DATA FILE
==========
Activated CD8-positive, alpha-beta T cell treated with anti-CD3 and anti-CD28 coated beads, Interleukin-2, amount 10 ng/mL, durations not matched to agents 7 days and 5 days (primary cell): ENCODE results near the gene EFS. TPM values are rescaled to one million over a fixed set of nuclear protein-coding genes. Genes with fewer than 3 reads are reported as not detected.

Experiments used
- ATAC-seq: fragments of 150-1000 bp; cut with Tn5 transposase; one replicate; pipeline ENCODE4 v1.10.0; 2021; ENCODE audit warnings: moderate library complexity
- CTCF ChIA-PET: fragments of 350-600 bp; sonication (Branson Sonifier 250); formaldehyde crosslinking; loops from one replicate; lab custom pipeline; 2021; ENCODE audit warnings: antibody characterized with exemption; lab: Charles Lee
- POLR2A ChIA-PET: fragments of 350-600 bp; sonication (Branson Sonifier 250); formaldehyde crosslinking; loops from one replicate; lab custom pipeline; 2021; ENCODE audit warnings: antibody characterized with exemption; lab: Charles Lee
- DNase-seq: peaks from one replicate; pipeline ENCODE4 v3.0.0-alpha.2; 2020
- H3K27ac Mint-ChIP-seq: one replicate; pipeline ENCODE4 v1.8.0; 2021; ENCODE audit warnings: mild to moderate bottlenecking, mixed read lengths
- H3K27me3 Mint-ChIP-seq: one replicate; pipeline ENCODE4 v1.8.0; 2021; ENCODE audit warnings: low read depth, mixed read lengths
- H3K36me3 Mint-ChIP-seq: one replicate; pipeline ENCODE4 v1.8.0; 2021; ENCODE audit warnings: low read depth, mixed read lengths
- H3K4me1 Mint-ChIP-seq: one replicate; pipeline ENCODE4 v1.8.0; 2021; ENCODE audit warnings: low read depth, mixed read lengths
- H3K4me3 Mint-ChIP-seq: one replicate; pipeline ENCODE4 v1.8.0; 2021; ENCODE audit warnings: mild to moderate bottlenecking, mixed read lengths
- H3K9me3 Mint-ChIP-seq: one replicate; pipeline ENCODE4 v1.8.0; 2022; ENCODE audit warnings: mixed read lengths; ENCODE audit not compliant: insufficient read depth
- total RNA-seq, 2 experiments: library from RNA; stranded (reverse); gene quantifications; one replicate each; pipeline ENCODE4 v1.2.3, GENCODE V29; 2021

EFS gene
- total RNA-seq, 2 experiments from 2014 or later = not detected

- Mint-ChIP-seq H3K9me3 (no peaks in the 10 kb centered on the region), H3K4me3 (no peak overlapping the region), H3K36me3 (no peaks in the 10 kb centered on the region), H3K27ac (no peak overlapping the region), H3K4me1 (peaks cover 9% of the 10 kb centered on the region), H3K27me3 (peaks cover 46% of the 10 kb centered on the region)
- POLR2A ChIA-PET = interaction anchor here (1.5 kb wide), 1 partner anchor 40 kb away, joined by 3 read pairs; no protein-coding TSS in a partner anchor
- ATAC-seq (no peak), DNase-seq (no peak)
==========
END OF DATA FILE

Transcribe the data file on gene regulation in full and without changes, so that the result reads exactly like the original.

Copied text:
Activated CD8-positive, alpha-beta T cell treated with anti-CD3 and anti-CD28 coated beads, Interleukin-2, amount 10 ng/mL, durations not matched to agents 7 days and 5 days (primary cell): ENCODE results near the gene EFS. TPM values are rescaled to one million over a fixed set of nuclear protein-coding genes. Genes with fewer than 3 reads are reported as not detected.

Experiments used
- ATAC-seq: fragments of 150-1000 bp; cut with Tn5 transposase; one replicate; pipeline ENCODE4 v1.10.0; 2021; ENCODE audit warnings: moderate library complexity
- CTCF ChIA-PET: fragments of 350-600 bp; sonication (Branson Sonifier 250); formaldehyde crosslinking; loops from one replicate; lab custom pipeline; 2021; ENCODE audit warnings: antibody characterized with exemption; lab: Charles Lee
- POLR2A ChIA-PET: fragments of 350-600 bp; sonication (Branson Sonifier 250); formaldehyde crosslinking; loops from one replicate; lab custom pipeline; 2021; ENCODE audit warnings: antibody characterized with exemption; lab: Charles Lee
- DNase-seq: peaks from one replicate; pipeline ENCODE4 v3.0.0-alpha.2; 2020
- H3K27ac Mint-ChIP-seq: one replicate; pipeline ENCODE4 v1.8.0; 2021; ENCODE audit warnings: mild to moderate bottlenecking, mixed read lengths
- H3K27me3 Mint-ChIP-seq: one replicate; pipeline ENCODE4 v1.8.0; 2021; ENCODE audit warnings: low read depth, mixed read lengths
- H3K36me3 Mint-ChIP-seq: one replicate; pipeline ENCODE4 v1.8.0; 2021; ENCODE audit warnings: low read depth, mixed read lengths
- H3K4me1 Mint-ChIP-seq: one replicate; pipeline ENCODE4 v1.8.0; 2021; ENCODE audit warnings: low read depth, mixed read lengths
- H3K4me3 Mint-ChIP-seq: one replicate; pipeline ENCODE4 v1.8.0; 2021; ENCODE audit warnings: mild to moderate bottlenecking, mixed read lengths
- H3K9me3 Mint-ChIP-seq: one replicate; pipeline ENCODE4 v1.8.0; 2022; ENCODE audit warnings: mixed read lengths; ENCODE audit not compliant: insufficient read depth
- total RNA-seq, 2 experiments: library from RNA; stranded (reverse); gene quantifications; one replicate each; pipeline ENCODE4 v1.2.3, GENCODE V29; 2021

EFS gene
- total RNA-seq, 2 experiments from 2014 or later = not detected

- Mint-ChIP-seq H3K9me3 (no peaks in the 10 kb centered on the region), H3K4me3 (no peak overlapping the region), H3K36me3 (no peaks in the 10 kb centered on the region), H3K27ac (no peak overlapping the region), H3K4me1 (peaks cover 9% of the 10 kb centered on the region), H3K27me3 (peaks cover 46% of the 10 kb centered on the region)
- POLR2A ChIA-PET = interaction anchor here (1.5 kb wide), 1 partner anchor 40 kb away, joined by 3 read pairs; no protein-coding TSS in a partner anchor
- ATAC-seq (no peak), DNase-seq (no peak)